“This is our final push to raise funds to finish the film to the standard we think the story deserves,” Henderson said of the campaign.
Henderson describes the project as “the astonishing true story of how an NYPD bomb disposal officer helped defuse a war in Northern Ireland.”
The film is supported by both the BBC and Northern Ireland Screen, which also backs the highly acclaimed series, Game of Thrones.
That 1975 visit changed Brady’s life. He said that growing up in Belfast he had never before seen the countryside, and what he saw in upstate New York was beautiful.
“I was very, very lucky,” he said. “I gradually realized that the way I lived at home was not normal. Once I saw that, I knew that it wasn’t normal, with the army coming down the street, people getting shot or getting their arms blown off.”
Both Brady and Cheevers stayed with the Hoffman family in their initial visit. That family brought Brady back three more times. By 1982, at age 16, he was no longer considered a mere child in the fighting. Things were about to get serious.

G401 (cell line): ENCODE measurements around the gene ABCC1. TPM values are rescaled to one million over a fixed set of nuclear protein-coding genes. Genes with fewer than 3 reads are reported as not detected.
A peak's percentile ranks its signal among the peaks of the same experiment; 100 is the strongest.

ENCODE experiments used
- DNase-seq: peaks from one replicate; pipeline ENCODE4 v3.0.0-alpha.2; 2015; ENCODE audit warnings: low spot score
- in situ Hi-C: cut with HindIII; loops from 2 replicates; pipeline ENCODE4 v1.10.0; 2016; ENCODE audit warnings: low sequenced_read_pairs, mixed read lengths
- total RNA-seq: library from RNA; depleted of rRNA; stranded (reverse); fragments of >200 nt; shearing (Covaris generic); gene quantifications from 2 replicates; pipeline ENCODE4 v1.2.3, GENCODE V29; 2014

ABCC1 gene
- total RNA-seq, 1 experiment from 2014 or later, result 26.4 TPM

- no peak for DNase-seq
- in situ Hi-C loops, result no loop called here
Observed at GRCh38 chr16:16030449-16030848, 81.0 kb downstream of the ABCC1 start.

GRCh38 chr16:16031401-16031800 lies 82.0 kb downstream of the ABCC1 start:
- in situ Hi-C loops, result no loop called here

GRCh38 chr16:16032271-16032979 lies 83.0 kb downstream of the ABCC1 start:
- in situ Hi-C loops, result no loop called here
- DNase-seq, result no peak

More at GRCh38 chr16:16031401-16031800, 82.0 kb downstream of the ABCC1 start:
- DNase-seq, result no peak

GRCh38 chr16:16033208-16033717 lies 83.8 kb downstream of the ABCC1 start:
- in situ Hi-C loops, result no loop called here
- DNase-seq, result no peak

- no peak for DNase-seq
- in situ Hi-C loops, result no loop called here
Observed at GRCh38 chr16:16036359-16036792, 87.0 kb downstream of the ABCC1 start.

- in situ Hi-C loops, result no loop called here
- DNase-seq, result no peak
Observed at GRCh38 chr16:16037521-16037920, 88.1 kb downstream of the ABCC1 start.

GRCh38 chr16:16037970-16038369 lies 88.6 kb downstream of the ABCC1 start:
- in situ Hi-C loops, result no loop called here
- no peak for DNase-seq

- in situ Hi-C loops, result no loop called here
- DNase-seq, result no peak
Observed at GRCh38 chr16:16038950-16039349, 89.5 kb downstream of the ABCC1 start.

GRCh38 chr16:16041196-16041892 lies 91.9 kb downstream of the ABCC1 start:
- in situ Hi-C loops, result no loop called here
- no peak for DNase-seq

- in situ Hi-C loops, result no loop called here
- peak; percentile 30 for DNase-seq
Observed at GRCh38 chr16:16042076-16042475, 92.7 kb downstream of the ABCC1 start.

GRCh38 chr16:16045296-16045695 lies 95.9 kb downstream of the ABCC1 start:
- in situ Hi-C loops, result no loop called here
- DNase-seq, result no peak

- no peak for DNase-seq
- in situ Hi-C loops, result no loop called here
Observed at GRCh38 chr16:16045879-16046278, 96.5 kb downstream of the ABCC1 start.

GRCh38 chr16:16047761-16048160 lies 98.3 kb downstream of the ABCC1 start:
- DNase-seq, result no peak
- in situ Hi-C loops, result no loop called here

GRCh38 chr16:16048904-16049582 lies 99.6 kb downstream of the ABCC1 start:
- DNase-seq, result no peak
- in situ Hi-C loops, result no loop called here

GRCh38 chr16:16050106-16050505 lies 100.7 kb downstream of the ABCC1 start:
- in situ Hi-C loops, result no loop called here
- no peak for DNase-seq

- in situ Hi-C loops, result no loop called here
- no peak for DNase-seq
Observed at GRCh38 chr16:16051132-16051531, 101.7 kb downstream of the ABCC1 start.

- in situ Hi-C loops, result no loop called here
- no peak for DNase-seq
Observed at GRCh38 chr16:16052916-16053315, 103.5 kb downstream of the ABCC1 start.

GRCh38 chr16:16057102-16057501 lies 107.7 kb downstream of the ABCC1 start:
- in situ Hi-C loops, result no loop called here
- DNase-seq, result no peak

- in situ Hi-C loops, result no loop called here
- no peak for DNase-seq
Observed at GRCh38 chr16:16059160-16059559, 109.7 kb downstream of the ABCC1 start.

“You are turning 16, you are becoming an adult, and the police will have your number,” he said. “They start looking at you, you start getting threatened and harassed. In the neighborhood we lived in there was a gang that would pick all of their victims from our area and just do unspeakable things to people, torture them beyond belief.”
He told of watching nearby apartment buildings set ablaze and people being beaten in the streets.
Back in New York, the Hoffman family invited Brady back to stay, to finish high school in their town. At only 16 years of age, he left his home and made a new one in the United States.